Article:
« The Lower Court Moment | Main | Remand in Haeger v. Goodyear »

Wednesday, June 14, 2017

Vehement, caustic, and sometimes unpleasantly sharp

This is correct.

Posted by Howard Wasserman on June 14, 2017 at 05:50 PM in First Amendment, Howard Wasserman, Law and Politics | Permalink


The two pieces are by separate named authors and published almost 6 years apart. I hardly think any disagreement between the two represents hypocrisy--on the part of anyone. If you want to highlight the point that "some liberals" said one thing in 2011 and "some [possibly different] liberals" said something else in 2017, fine. But, if you want to waive the hypocrisy flag, you're going to need to find one person speaking out both sides of his or her mouth, not two different people publishing opinion pieces six years apart in the same, high-volume publication.

Posted by: Anonymists Anonymous | Jun 16, 2017 10:48:16 AM

I'm calling them on their hypocrisy:

"it played out because after a tragedy, it hurts to think about how lightly you took the possibility of that tragedy.

In 2010, on the 15th anniversary of the bombing, Clinton reprised some of this and irritated conservatives again.

We are again dealing with difficulties in a contentious, partisan time. We are more connected than ever before, more able to spread our ideas and beliefs, our anger and fears. As we exercise the right to advocate our views, and as we animate our supporters, we must all assume responsibility for our words and actions before they enter a vast echo chamber and reach those both serious and delirious, connected and unhinged.
Civic virtue can include harsh criticism, protest, even civil disobedience. But not violence or its advocacy.

Like it or not, this is what our national conversation will now turn back to."

Posted by: biff | Jun 15, 2017 10:31:31 AM

A great many things are protected speech and it's simply a huge category error to argue that it follows from that alone that there's something wrong with encouraging people not to say them. It makes roughly as much sense as arguing that, because one has a constitutional right to date whomever one wants, your friends or family can't criticize your dating choices. Quite obviously there is lots of protected speech (and dating choices) which it's quite appropriate to discourage and shame - for example, the use of racial slurs to offend. However, I'm sure (seriously and not sarcastically) that Professor Wasserman and Slate aren't making that spurious category error and rather are saying that adopting or encouraging the adoption of a social norm against harsh personal criticism of Trump and pro-Trump Republicans is a bad idea for reasons other than that criticism's legal protection (though the reasons may be the reasons *for* the criticism's legal protection, or very similar reasons). The reasons being, I think, that such a norm would stymie productive political debate. And I think that that's right, although I also think a social norm against talking about killing the President (or anyone for that matter) in ways that don't quite rise to incitement or threats is probably a good norm that doesn't remotely stymie a robust debate about the President. So to get down to cases, while I'll miss Anderson Cooper and Kathy Griffin's New Year's Eve show, I think it's a pretty good idea for a major news channel to disassociate itself from someone who jokes about decapitating the President, while continuing to host a robust, vehement, often sharp, etc. debate about the President's policies, competence, and culpability of various crimes. I don't see any kind of a slippery slope there or think CNN has chilled debate one iota.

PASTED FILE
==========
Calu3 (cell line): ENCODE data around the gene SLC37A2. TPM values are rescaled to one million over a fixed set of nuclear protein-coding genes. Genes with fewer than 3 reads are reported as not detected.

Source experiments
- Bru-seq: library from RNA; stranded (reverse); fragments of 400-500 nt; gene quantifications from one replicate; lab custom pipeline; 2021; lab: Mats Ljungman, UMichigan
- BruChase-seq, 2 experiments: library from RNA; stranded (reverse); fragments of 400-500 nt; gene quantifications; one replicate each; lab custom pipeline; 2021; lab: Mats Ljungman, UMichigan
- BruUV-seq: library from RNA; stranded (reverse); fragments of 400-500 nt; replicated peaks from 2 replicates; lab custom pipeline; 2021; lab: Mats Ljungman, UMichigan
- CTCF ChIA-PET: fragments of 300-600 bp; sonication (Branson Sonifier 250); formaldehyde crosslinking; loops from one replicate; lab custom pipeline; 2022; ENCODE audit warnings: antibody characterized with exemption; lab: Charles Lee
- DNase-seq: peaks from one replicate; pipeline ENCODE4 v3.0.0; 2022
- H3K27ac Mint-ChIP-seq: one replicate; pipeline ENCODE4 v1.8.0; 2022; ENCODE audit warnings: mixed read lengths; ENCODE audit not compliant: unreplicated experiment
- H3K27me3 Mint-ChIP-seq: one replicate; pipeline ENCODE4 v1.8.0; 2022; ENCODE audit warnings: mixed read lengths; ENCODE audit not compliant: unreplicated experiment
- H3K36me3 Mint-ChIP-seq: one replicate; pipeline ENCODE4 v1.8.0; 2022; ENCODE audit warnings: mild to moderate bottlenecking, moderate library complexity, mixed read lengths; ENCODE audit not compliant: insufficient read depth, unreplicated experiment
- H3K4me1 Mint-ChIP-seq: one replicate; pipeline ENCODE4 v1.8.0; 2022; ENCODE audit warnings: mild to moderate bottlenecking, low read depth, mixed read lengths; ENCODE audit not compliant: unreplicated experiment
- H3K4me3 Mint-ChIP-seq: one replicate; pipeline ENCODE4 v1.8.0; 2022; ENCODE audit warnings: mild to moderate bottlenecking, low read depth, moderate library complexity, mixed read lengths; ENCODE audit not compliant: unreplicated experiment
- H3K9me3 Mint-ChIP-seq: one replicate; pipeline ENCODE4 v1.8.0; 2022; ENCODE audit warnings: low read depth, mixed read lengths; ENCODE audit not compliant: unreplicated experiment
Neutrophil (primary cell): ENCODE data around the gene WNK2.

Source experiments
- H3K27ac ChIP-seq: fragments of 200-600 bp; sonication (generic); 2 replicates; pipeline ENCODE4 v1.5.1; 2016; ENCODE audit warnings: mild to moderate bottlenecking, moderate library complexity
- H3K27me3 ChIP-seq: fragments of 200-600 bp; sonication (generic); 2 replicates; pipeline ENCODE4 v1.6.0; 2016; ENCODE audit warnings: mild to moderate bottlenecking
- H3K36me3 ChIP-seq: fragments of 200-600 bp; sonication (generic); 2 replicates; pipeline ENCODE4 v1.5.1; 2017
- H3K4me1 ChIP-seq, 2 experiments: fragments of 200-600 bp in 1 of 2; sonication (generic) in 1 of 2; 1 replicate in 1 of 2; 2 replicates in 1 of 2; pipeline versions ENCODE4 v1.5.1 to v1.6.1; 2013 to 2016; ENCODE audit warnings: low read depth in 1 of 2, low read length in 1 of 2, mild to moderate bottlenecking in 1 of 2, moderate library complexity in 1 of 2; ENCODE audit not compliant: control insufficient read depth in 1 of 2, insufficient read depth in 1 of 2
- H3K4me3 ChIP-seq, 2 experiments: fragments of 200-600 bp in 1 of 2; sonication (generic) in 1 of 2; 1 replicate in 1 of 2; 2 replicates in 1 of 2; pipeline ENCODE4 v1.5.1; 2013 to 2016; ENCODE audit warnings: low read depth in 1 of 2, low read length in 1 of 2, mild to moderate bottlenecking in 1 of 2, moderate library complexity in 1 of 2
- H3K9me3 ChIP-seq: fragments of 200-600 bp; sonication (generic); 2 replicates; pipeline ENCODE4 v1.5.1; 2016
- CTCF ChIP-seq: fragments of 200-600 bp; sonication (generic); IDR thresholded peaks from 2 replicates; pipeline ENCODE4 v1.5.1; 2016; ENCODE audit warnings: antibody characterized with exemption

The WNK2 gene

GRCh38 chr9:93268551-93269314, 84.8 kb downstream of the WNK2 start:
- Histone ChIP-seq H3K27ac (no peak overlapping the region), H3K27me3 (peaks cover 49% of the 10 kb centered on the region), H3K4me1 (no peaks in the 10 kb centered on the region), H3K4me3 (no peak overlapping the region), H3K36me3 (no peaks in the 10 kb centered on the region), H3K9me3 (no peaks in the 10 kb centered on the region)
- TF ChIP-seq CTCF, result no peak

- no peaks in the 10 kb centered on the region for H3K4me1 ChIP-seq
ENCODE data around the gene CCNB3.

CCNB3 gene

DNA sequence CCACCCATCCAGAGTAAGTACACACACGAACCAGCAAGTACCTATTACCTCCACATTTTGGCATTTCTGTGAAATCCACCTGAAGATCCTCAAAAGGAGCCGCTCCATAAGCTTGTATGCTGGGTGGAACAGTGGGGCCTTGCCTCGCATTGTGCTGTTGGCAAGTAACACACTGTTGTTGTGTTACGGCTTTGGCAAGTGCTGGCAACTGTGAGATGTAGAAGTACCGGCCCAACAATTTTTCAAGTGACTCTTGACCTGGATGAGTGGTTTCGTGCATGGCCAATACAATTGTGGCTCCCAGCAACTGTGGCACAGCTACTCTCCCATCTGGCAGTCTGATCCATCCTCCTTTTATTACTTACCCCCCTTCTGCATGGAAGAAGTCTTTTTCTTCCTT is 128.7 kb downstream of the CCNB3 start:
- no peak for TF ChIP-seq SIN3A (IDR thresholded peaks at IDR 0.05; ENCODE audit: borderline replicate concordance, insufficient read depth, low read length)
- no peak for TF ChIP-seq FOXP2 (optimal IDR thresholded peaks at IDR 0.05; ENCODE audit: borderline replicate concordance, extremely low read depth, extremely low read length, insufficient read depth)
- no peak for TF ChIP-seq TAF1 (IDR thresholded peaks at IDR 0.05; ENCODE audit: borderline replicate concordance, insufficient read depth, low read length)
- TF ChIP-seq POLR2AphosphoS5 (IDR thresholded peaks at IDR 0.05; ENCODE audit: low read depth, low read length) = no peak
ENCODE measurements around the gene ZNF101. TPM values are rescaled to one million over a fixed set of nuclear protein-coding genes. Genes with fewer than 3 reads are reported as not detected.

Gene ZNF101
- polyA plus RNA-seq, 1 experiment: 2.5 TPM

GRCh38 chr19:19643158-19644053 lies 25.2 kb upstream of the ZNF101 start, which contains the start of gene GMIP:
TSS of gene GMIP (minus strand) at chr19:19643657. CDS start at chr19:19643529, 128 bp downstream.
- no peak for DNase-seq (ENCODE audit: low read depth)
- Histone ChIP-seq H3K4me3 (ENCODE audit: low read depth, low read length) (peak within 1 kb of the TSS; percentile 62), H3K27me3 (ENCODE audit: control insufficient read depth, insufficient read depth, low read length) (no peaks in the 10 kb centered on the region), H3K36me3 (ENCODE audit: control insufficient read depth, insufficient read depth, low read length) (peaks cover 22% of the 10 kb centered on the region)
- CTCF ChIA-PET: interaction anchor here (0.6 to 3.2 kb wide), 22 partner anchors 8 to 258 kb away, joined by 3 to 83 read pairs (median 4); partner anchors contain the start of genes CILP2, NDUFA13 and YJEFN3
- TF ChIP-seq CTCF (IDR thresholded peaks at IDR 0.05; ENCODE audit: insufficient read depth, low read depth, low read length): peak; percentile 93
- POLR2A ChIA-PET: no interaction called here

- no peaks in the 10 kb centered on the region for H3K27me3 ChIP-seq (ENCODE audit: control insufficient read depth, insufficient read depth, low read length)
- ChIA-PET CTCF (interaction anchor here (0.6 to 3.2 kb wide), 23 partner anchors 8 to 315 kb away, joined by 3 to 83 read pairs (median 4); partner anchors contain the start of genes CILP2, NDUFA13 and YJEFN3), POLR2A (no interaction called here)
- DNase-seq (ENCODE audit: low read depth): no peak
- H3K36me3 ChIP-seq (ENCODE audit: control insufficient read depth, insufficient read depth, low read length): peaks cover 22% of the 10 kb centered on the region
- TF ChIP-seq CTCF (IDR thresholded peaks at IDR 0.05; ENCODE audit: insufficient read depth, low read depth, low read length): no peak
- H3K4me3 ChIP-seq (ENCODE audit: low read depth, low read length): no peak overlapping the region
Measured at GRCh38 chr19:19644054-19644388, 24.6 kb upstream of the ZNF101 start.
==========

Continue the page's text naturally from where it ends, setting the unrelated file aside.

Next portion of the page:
As for Slate, if you can identify what's "so Slate" with any precision you read way too much Slate.

Posted by: Asher Steinberg | Jun 15, 2017 12:19:55 AM

Rick: "Now" in what sense? Are you calling them on running it within the same day as the violence? Because it seemed to be responding to these calls from certain circles? Or are you calling them on similar calls to "cool it" after, for example, the Giffords shooting?

Posted by: Howard Wasserman | Jun 14, 2017 11:37:01 PM

Act out fantasies? No. But fantasies, bad thoughts, and even violent depictions are protected speech. Just ask the Tea Party, some of whose rank and file depicted the Obamas as chimpanzees and the sitting president in a noose or hanged in effigy. Or Sarah Palin, she of the infamous bullseyes. There have even been plays depicting the death of a Caeser that bore a striking resemblance to President Obama. These were defended, sometimes vigorously, as political speech.

Posted by: Tim Zick | Jun 14, 2017 8:17:09 PM

So, just to be clear, we *should* continue allowing people to act out their fantasies of assassinating and/or decapitating a sitting U.S. president?

Posted by: YesterdayIKilledAMammoth | Jun 14, 2017 6:22:34 PM

Yes, it is. But, it's so Slate to run this now.

Posted by: Rick Garnett | Jun 14, 2017 6:17:42 PM

Yes, it is. But, it's so Slate to run this now.

Posted by: Rick Garnett | Jun 14, 2017 6:17:39 PM

Post a comment